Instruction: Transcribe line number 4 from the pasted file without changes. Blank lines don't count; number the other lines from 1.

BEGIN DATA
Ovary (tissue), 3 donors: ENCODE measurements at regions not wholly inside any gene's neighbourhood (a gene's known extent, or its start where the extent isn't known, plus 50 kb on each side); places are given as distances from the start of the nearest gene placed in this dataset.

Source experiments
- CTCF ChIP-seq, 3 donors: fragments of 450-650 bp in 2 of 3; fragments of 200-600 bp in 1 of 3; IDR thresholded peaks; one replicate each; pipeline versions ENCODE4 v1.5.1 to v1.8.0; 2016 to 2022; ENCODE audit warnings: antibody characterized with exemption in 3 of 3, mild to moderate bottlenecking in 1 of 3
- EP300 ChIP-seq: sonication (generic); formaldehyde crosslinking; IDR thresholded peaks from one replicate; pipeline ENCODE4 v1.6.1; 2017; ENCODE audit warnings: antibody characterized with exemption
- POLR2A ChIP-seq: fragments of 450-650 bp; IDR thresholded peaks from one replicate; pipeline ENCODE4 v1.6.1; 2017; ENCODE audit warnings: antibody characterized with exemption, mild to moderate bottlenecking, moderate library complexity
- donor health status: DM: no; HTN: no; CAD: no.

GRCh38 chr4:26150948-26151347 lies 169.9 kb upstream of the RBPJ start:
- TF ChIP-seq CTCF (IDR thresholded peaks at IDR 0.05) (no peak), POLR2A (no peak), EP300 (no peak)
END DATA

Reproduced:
- EP300 ChIP-seq: sonication (generic); formaldehyde crosslinking; IDR thresholded peaks from one replicate; pipeline ENCODE4 v1.6.1; 2017; ENCODE audit warnings: antibody characterized with exemption